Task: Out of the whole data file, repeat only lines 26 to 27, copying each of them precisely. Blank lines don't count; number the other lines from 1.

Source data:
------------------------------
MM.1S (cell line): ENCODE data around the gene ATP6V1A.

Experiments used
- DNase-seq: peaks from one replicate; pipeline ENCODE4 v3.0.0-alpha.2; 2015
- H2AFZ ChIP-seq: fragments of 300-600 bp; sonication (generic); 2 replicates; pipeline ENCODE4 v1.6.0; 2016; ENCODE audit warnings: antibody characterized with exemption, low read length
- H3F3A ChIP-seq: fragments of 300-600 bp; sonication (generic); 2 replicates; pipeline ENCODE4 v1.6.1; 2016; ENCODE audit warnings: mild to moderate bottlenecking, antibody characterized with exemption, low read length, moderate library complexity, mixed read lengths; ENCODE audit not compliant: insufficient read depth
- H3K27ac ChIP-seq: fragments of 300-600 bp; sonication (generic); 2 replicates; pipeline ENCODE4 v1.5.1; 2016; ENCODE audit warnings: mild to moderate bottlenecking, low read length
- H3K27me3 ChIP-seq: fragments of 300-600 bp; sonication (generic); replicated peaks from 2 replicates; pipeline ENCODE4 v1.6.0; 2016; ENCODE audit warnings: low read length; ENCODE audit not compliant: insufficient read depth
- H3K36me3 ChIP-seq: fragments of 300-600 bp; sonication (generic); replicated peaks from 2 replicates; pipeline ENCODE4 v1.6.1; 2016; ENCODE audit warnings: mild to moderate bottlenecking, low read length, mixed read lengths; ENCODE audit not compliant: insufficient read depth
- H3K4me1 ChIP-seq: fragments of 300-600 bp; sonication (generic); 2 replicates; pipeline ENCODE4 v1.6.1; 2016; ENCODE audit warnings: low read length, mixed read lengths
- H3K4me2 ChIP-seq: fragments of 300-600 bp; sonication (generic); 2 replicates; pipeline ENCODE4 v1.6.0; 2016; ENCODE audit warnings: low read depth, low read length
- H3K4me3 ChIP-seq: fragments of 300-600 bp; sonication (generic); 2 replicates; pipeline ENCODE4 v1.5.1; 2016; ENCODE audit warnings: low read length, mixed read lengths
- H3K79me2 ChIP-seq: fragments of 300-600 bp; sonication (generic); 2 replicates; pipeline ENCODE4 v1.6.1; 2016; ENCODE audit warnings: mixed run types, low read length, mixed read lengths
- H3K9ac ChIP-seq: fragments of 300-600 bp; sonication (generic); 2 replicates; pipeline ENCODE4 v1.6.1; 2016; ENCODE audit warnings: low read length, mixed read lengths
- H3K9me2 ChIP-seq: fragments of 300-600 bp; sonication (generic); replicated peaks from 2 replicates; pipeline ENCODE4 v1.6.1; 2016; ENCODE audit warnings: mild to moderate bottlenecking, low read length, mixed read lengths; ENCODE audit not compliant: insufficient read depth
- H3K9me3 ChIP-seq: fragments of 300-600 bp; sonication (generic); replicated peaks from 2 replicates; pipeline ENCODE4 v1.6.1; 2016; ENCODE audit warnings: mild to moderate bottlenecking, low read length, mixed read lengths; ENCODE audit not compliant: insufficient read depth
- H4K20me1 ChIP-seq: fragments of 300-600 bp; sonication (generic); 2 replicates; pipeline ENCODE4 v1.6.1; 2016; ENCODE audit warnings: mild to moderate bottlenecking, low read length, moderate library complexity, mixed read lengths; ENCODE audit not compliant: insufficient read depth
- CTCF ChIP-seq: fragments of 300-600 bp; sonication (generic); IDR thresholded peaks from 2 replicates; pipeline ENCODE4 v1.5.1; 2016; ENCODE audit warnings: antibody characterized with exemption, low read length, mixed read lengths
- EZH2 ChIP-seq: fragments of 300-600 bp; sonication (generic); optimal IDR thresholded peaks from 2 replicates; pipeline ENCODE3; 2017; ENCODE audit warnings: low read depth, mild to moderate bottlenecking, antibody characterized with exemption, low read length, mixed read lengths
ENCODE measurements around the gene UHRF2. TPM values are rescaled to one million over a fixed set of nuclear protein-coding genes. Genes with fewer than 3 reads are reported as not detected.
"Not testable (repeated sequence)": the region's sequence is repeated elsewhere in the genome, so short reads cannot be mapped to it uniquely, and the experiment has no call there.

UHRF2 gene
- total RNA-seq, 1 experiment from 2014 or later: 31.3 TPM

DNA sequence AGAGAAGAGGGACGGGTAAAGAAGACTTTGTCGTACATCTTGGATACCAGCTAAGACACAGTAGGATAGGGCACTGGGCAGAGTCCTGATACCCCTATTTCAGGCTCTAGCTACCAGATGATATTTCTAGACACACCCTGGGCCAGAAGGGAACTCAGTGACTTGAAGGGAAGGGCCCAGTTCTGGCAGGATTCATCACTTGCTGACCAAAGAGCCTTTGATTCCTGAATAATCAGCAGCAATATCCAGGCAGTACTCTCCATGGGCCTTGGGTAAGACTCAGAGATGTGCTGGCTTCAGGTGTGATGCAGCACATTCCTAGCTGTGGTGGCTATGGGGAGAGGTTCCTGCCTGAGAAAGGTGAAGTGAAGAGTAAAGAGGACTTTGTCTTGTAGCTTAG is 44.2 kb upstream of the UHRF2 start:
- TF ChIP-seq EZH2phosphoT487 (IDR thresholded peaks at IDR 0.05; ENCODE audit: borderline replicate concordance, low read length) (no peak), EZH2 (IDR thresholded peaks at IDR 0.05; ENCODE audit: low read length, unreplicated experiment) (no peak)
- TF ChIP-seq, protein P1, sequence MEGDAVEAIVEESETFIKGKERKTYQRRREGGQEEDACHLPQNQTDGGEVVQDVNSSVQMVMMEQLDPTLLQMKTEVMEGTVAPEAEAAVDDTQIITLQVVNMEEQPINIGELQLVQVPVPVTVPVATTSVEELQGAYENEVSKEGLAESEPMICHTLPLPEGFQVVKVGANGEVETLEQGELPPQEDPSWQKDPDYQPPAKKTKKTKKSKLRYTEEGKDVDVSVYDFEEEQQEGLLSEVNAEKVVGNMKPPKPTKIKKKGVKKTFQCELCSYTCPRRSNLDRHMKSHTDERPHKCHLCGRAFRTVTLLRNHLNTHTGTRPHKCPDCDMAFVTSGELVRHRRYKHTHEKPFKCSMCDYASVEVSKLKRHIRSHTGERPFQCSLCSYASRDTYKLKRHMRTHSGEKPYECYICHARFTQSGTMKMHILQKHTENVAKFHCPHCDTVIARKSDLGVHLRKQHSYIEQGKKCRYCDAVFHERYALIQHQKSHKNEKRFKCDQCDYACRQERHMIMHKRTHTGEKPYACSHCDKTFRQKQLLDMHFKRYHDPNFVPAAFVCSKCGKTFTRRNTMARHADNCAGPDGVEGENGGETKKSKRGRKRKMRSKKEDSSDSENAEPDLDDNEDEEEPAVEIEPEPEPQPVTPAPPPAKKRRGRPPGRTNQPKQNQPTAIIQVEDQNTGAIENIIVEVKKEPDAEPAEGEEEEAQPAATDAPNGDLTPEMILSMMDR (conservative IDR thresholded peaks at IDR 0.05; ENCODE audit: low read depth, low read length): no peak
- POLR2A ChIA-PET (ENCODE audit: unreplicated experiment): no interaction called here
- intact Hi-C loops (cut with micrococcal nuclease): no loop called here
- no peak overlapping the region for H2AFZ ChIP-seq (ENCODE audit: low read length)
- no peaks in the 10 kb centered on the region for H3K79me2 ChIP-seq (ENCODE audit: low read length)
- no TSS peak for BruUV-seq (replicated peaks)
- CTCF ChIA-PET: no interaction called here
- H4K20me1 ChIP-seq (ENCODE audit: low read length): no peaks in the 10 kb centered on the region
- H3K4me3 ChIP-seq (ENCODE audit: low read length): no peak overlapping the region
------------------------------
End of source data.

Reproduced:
- POLR2A ChIA-PET (ENCODE audit: unreplicated experiment): no interaction called here
- intact Hi-C loops (cut with micrococcal nuclease): no loop called here